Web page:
Horizontal launch is an example of composition of motion in two dimensions: an u.r.m. on the horizontal axis and a u.a.r.m. in the vertical one. In this section, we will see:

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Concept and representation

Horizontal launch consists of horizontally launching a body , also know as projectile, from a certain height. In the figure below you can see a representation of the situation:

Horizontal launch description

Horizontal launch

Think about a drop that slides at constant velocity (v0) on a leaf located at a height H, when it reaches the edge and falls to the ground. During the fall, it moves at constant velocity v0 in the x-axis (u.r.m.) and it moves in free fall along the y-axis (u.a.r.m.) due to the action of the gravity. Initially, the velocity in this y-axis is 0 (vy = 0) and increases as the projectile descends.
Notice the projections of the motion in the axes and verify that they coincide with the motions that we have described (u.r.m. and u.a.r.m.)

Horizontal launch is the composition of a uniform rectilinear motion (horizontal urm) and a uniformly accelerated rectilinear motion of free fall (vertical uarm). The moving object in this kind of motion is often referred to as projectile, or horizontally launched projectile.


The equations for horizontal launch are:

  • The equations for the u.r.m. for the x-axis


  • The equations of u.a.r.m. for the y-axis



Since, as stated above, the velocity forms an angle α with the horizontal, the components x and y are determined by using the most common trigonometric relationships:

Velocity vector decomposition

Decomposition of the velocity vector

Any vector, including the velocity, can be broken down is in 2 vectors, vx and vy, that have the same directions as the Cartesian axes. The magnitude of both vectors can be calculated from the angle that the vector forms with the horizontal through the expressions shown in the figure.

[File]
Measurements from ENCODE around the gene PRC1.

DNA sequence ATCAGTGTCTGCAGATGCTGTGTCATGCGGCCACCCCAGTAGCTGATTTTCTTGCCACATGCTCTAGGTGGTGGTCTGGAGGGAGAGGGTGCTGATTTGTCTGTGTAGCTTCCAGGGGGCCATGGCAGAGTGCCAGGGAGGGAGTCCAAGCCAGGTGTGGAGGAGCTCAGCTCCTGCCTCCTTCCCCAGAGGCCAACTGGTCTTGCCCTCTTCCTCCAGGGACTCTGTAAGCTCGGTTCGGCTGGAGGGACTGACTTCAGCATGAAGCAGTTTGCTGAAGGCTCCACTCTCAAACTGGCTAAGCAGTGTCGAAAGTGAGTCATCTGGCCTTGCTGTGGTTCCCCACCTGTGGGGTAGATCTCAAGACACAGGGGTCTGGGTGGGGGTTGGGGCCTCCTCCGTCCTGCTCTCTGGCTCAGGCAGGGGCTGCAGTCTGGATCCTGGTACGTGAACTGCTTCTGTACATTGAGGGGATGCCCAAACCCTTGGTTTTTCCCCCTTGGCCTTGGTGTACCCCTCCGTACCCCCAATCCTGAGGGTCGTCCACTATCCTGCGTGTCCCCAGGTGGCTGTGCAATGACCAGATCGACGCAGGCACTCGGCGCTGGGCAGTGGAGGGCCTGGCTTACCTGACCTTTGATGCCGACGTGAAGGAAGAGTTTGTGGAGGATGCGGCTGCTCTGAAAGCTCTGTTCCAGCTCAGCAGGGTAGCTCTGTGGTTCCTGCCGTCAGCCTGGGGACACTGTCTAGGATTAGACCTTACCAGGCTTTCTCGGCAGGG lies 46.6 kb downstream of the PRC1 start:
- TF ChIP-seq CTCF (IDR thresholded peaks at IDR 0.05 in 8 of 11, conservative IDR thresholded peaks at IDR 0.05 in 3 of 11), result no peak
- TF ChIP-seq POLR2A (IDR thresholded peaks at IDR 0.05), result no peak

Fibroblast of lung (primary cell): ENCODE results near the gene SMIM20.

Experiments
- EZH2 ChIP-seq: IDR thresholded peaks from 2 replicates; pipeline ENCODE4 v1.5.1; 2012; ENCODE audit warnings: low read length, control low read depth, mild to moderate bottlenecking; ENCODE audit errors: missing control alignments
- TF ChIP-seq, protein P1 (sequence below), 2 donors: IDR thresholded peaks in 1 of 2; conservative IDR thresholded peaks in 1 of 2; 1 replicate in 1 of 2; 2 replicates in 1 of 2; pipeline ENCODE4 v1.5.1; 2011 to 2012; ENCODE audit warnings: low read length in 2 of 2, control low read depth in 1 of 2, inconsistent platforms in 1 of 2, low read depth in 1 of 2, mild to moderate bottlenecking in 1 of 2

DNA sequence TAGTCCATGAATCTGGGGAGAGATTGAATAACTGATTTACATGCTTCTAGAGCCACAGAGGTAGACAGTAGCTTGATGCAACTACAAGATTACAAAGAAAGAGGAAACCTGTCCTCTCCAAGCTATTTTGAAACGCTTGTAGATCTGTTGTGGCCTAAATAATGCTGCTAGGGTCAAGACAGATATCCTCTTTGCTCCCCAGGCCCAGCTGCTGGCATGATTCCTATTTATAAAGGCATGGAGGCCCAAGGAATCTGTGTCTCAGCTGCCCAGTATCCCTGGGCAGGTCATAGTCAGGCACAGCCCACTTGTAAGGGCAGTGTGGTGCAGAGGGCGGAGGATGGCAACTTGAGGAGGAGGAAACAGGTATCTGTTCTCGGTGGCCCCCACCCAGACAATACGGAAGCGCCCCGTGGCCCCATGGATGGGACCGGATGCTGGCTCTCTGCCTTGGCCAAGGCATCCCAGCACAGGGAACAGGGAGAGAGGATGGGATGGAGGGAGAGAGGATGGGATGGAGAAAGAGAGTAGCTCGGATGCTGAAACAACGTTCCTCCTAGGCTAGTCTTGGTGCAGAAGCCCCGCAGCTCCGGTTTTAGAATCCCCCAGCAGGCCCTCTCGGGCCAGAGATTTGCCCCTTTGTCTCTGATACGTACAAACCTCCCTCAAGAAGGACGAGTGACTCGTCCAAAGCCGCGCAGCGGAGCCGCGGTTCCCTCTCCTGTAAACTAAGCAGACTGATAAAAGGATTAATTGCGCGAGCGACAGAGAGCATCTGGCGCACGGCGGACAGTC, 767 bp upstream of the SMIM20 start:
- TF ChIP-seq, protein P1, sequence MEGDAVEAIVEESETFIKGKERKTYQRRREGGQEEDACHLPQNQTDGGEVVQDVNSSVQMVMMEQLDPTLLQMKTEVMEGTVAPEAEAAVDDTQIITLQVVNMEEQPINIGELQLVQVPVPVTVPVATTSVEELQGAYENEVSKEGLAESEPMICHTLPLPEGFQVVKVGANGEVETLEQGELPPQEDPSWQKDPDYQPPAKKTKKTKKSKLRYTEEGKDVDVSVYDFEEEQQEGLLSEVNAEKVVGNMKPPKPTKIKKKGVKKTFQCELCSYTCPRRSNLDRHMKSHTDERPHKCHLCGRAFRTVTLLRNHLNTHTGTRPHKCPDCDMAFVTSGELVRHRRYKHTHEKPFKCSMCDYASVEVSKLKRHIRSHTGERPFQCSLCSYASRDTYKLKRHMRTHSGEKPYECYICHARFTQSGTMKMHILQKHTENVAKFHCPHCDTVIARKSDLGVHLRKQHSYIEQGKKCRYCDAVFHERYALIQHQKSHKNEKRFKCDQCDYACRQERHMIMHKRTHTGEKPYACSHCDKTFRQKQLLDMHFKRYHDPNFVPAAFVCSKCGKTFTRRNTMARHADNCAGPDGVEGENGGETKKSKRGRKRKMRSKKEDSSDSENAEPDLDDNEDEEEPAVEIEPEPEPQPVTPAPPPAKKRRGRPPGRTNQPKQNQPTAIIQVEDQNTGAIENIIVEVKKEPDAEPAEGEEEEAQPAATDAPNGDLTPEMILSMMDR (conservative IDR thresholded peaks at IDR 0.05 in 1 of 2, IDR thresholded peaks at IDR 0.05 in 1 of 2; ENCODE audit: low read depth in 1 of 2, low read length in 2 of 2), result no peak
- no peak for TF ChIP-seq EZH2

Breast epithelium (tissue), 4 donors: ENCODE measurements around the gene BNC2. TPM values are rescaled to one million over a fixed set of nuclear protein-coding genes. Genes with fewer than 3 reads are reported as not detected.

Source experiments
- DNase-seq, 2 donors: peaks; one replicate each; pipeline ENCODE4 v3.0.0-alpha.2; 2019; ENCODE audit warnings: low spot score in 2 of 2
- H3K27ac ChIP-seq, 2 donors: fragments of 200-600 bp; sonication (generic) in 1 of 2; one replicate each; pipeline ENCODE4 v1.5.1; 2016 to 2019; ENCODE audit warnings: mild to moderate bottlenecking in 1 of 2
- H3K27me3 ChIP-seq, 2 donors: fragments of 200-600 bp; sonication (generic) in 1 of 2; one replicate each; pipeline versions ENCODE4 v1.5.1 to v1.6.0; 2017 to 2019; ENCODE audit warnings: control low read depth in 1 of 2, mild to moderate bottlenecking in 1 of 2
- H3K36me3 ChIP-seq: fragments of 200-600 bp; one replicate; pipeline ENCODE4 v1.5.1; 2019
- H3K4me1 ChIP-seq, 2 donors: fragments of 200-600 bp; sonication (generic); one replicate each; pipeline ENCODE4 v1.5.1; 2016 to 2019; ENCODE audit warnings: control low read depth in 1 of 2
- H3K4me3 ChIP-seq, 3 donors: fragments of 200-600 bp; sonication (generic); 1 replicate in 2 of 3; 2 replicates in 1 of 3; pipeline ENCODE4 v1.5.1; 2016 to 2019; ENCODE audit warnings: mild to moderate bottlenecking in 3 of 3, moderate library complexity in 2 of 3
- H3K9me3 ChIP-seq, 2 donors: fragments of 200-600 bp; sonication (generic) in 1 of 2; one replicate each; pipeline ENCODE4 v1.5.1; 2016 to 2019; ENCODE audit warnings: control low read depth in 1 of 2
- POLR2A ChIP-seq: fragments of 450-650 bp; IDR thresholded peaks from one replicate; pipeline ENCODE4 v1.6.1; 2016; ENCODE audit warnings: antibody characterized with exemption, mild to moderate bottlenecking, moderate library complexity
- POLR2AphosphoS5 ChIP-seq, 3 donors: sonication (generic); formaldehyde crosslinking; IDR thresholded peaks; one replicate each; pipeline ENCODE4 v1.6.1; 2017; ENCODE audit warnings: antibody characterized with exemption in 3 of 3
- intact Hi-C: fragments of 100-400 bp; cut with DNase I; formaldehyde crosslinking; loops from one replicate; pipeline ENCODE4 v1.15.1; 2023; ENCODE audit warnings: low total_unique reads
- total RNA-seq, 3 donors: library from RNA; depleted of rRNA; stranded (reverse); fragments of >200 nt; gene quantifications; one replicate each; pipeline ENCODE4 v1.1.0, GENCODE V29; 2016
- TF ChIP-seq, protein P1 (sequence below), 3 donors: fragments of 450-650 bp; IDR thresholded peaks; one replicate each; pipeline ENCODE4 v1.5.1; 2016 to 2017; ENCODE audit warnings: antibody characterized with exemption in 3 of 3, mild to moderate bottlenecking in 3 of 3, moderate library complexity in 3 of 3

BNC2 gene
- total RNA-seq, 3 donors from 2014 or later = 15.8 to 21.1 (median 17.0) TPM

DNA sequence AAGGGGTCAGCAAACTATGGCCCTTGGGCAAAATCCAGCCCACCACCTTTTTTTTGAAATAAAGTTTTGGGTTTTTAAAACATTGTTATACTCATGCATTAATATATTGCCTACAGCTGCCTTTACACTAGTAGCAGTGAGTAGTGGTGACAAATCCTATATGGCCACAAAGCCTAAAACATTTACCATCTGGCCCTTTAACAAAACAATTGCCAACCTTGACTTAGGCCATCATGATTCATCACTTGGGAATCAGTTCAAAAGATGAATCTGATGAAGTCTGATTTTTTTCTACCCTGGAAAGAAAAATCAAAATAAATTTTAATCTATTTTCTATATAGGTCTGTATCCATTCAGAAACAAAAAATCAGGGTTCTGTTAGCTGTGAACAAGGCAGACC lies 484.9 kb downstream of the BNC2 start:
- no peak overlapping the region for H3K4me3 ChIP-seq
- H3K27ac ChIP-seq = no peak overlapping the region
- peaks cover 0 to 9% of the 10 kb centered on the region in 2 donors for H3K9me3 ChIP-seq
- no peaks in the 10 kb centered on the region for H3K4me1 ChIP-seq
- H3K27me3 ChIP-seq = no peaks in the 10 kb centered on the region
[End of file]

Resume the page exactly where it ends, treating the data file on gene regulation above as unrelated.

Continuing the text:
Finally, taking into consideration what we previously stated, that y0 = H , x0 = 0 and ay = -g, we can rewrite the formulas as they are shown in the following table. These are the final expressions for the calculation of a horizontally launched projectile kinematic magnitudes:

  Position (m) Velocity (m/s) Acceleration (m/s2)
Horizontal Axis x=x0+vt vx=v0x=cte ax=0
Vertical Axis y=H-12gt2 vy=-gt ay=-g

Experiment and Learn

g = 9.8 m/s2 |   |   |  

Horizontal launched projectile

The blue ball in the figure represents a body suspended above the ground. You can drag it up to the initial height H that you want and select the initial velocity (v0) with which it will be horizontally launched. The gray line represents the trajectory that it will describe with your selected values.

Then press the Play button. Drag the time and observe how its position (x and y) and its velocity (vx and vy) are calculated at every moment of its descent toward the ground.

Verify that the projection of the body in the y-axis (green) experiences free fall motion and on the x-axis (red) it describes a uniform rectilinear motion.

Equation of position and trajectory in horizontal launched projectile